“They almost had the problem right in the midst.”
But, he says, there’s no excuse for the Secretariat not finding a way to tell the other members of the council informally. The US, France, probably Britain, China and Russia were briefed though.
“In the space of six-eight weeks, neighbours killed neighbours, villages killed villages, people killed their fellow parishioners in churches and 800,000 people died.”
Much worse was to come, says Keating.
The Tusti armed forces resumed the civil war and drove the Hutu to the Democratic Republic of Congo. The perpetrators of the genocide then set about destabilising the DRC government and for another 20 years there was a war in which nearly 3 million people died, he says.
“You have a cascading effect of a million people dying in Rwanda and then 3 million people dying in the Democratic Republic of Congo.
“All blood’s flowing from systemic failures. Blood partly on the hands of UN officials but blood mainly on the hands of the member states of the UN - the ones that had the power to do something and failed to do it.”
The French must have known this was brewing and chose to do nothing, just as the US did, he says.
25 years on
“The most important thing you notice when you go there now is the orderliness the cleanliness and the vibrancy of the society," says Keating.
Rwanda is half the size of New Zealand’s North Island, there are now 7 million people living there.
“They have done remarkable things in terms of quality of life. Rwanda is one of the very few countries where there is not only free primary education but there is free universal secondary education as well. They’ve got very good universities, they are actually developing a very impressive society. They are one of the few countries in the world where over 50 percent of their members of Parliament are women.”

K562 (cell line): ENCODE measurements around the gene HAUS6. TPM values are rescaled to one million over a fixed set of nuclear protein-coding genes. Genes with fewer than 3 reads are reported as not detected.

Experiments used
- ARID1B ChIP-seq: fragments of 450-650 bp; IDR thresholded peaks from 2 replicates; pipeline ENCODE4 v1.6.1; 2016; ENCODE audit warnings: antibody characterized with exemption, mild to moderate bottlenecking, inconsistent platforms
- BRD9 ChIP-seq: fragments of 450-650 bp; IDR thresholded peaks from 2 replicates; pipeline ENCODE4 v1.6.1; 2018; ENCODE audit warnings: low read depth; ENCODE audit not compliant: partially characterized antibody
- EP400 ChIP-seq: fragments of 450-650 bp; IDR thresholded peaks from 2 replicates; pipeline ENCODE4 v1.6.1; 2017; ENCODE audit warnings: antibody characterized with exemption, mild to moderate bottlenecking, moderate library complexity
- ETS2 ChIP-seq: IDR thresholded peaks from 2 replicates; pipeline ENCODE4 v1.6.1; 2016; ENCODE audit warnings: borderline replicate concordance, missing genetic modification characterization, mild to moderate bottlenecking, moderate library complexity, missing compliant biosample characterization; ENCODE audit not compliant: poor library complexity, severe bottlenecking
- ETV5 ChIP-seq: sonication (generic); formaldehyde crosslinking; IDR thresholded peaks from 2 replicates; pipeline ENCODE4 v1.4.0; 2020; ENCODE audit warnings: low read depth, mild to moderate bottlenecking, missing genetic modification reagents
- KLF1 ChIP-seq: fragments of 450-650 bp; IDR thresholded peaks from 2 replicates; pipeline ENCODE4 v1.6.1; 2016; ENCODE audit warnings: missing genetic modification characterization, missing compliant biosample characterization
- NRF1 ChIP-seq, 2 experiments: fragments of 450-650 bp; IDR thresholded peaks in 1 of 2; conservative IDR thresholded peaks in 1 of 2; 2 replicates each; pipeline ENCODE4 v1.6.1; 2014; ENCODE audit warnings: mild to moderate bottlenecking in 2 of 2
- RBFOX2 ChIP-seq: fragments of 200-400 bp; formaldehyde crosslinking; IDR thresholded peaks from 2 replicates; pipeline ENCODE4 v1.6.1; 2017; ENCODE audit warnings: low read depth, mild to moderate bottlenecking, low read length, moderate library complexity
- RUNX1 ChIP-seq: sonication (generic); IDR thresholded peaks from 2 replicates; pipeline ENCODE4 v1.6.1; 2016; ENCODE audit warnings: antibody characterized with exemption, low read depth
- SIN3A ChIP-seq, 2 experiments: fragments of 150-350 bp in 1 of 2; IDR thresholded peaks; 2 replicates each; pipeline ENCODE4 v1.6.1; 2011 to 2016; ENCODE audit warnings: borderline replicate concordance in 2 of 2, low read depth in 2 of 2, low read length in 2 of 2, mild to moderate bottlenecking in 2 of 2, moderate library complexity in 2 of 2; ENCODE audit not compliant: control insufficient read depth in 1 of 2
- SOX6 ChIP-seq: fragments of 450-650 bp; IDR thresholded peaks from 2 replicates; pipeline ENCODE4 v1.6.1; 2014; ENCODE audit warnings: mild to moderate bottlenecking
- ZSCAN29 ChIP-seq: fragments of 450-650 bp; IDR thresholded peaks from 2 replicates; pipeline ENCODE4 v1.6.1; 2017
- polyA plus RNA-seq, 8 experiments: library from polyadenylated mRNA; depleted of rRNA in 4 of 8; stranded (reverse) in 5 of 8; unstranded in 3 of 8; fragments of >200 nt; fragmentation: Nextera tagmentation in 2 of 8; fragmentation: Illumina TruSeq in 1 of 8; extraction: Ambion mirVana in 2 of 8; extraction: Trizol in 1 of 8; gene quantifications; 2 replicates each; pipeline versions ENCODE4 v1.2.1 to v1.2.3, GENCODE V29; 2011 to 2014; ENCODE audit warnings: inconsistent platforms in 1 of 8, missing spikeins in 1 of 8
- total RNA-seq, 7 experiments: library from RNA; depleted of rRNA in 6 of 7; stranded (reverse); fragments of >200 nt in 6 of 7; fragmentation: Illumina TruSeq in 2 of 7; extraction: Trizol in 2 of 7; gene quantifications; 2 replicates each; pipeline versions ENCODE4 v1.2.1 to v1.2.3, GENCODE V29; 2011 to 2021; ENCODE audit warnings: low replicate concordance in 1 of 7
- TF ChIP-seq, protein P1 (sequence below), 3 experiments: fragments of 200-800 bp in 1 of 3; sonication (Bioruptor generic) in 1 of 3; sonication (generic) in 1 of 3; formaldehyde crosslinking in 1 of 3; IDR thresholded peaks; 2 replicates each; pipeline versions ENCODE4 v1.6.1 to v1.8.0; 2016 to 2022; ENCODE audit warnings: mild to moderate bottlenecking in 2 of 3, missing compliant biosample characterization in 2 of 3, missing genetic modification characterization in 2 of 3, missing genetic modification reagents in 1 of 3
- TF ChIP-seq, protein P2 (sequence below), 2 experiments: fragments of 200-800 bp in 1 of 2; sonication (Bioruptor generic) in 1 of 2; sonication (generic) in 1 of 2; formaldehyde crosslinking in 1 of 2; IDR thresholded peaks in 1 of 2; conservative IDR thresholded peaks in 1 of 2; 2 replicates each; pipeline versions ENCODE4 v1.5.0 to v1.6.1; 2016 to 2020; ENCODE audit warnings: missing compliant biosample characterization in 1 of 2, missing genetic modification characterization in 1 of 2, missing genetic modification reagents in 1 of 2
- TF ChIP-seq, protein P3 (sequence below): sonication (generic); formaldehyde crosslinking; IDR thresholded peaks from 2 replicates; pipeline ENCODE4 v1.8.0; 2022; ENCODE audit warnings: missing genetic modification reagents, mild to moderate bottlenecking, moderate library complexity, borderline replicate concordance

Freedom of speech, however, isn’t what it is here, the political space is tightly managed in Rwanda, he says.
“Genocide doesn’t just happen, it actually is a result of a long period of building up of hatred between communities. Extremism starting in small nests of very angry and bitter and selfish people but then spreading to a whole community.”
Keating says it’s important to remember that genocide was also happening in Bosnia at the same time.
“It’s not something that only happens in poor developing countries in Africa, it can happen in rich, white Western countries as well and that’s why it’s really important that hate speech and hatred be squeezed out of the political discourse.”
This requires constraints on otherwise liberal permissions, he says.
Human Rights covenants recognise that in order to protect the rights of everyone, it is possible to limit the rights of some in some ways. It’s a challenge for leaders, he says.
“I think we need to keep an open mind as far as Rwanda is concerned, the question I think will be able to be put the test in another five or ten years as to whether Rwanda can make the transition to a plural democracy in which the Hutu community can continue to play a role.
“But as long as there are those who insist that the genocide never happened, that there never was a genocide, in the same way, that there are deniers of the Nazi holocaust, as long there are people trying to leverage that into domestic politics, and hatred, then there is very little choice than to keep very tight control over social and political activity.”
Keating was eventually awarded Rwanda's Campaign against Genocide medal for his efforts to condemn the genocide and facilitate peace. He now lives in Wellington.